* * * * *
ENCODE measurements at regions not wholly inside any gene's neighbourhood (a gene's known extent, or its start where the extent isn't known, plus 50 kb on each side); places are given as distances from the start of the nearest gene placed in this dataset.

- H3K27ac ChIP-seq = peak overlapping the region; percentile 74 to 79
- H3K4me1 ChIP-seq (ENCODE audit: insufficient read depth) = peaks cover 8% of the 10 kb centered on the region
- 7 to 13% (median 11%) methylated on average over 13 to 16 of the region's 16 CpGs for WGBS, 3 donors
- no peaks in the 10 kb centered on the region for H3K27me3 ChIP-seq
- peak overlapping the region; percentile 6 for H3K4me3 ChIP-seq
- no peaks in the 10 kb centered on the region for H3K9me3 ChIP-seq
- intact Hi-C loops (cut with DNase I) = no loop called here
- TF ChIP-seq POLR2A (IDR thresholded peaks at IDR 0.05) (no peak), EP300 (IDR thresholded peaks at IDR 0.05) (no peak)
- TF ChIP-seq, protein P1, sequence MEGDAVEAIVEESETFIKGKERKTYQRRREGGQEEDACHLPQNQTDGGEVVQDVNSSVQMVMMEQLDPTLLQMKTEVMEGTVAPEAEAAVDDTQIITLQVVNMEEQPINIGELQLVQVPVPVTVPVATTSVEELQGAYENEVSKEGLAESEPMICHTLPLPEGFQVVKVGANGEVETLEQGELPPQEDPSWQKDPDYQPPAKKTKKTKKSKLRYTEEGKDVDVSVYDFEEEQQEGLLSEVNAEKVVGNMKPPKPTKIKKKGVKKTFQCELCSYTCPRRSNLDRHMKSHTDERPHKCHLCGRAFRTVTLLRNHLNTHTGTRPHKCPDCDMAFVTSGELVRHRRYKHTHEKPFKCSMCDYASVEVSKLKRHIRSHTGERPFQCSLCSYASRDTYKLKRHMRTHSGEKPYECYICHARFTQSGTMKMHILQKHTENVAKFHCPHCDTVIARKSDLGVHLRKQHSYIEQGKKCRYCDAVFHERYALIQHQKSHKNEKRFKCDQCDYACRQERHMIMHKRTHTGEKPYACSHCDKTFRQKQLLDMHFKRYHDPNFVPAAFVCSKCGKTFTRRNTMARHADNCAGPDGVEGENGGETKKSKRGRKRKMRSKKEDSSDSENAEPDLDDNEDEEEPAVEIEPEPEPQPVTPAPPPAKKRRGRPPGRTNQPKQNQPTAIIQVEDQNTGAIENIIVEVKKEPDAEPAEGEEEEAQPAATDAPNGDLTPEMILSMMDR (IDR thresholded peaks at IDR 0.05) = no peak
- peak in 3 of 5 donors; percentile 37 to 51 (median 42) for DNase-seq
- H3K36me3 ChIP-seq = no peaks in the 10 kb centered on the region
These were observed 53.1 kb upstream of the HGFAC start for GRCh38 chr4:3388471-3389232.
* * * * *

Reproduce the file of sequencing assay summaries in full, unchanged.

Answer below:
ENCODE measurements at regions not wholly inside any gene's neighbourhood (a gene's known extent, or its start where the extent isn't known, plus 50 kb on each side); places are given as distances from the start of the nearest gene placed in this dataset.

- H3K27ac ChIP-seq = peak overlapping the region; percentile 74 to 79
- H3K4me1 ChIP-seq (ENCODE audit: insufficient read depth) = peaks cover 8% of the 10 kb centered on the region
- 7 to 13% (median 11%) methylated on average over 13 to 16 of the region's 16 CpGs for WGBS, 3 donors
- no peaks in the 10 kb centered on the region for H3K27me3 ChIP-seq
- peak overlapping the region; percentile 6 for H3K4me3 ChIP-seq
- no peaks in the 10 kb centered on the region for H3K9me3 ChIP-seq
- intact Hi-C loops (cut with DNase I) = no loop called here
- TF ChIP-seq POLR2A (IDR thresholded peaks at IDR 0.05) (no peak), EP300 (IDR thresholded peaks at IDR 0.05) (no peak)
- TF ChIP-seq, protein P1, sequence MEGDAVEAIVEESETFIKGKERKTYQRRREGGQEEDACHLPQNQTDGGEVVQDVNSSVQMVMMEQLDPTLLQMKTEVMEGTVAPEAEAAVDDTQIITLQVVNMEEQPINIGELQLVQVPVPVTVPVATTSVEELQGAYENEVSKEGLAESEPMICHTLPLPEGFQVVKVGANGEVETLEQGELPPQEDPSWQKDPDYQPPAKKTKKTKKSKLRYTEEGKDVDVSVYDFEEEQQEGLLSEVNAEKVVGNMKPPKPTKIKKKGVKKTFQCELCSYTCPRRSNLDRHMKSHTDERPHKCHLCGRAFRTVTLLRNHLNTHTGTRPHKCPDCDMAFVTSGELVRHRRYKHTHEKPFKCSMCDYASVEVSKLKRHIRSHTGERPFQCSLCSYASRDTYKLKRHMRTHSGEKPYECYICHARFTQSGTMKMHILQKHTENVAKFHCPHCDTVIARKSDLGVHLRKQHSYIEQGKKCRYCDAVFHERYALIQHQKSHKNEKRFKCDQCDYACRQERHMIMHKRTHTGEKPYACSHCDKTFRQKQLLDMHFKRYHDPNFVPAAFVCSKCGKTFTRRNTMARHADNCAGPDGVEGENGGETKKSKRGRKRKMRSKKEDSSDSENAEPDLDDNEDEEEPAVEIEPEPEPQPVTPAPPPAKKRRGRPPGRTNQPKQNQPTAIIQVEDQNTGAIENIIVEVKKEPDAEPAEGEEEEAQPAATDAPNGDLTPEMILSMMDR (IDR thresholded peaks at IDR 0.05) = no peak
- peak in 3 of 5 donors; percentile 37 to 51 (median 42) for DNase-seq
- H3K36me3 ChIP-seq = no peaks in the 10 kb centered on the region
These were observed 53.1 kb upstream of the HGFAC start for GRCh38 chr4:3388471-3389232.